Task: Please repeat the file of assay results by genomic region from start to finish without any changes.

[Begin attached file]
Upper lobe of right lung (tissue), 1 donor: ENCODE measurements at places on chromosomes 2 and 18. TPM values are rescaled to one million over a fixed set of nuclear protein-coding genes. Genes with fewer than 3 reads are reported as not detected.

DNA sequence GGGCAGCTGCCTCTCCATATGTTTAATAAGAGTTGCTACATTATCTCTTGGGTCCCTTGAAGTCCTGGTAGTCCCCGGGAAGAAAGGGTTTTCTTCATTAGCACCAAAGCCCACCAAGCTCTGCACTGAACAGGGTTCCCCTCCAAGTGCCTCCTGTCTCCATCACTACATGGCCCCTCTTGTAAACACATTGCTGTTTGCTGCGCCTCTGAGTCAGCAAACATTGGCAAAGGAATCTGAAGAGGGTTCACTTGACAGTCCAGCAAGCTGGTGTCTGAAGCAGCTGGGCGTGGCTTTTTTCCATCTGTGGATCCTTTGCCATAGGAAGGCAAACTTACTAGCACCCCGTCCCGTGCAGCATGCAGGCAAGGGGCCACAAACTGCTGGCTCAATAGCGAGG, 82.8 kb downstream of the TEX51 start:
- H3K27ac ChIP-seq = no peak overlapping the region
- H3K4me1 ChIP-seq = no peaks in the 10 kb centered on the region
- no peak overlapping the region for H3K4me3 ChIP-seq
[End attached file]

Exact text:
Upper lobe of right lung (tissue), 1 donor: ENCODE measurements at places on chromosomes 2 and 18. TPM values are rescaled to one million over a fixed set of nuclear protein-coding genes. Genes with fewer than 3 reads are reported as not detected.

DNA sequence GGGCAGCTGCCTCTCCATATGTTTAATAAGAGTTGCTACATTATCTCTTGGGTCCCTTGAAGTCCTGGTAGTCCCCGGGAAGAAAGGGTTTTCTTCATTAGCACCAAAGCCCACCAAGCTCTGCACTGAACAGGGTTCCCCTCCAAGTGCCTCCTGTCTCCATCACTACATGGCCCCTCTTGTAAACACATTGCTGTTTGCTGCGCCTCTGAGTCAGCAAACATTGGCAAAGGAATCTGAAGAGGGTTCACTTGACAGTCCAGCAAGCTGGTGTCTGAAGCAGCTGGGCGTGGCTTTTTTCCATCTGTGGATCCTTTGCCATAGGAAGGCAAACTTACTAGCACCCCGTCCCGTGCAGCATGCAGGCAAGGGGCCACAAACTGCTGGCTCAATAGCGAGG, 82.8 kb downstream of the TEX51 start:
- H3K27ac ChIP-seq = no peak overlapping the region
- H3K4me1 ChIP-seq = no peaks in the 10 kb centered on the region
- no peak overlapping the region for H3K4me3 ChIP-seq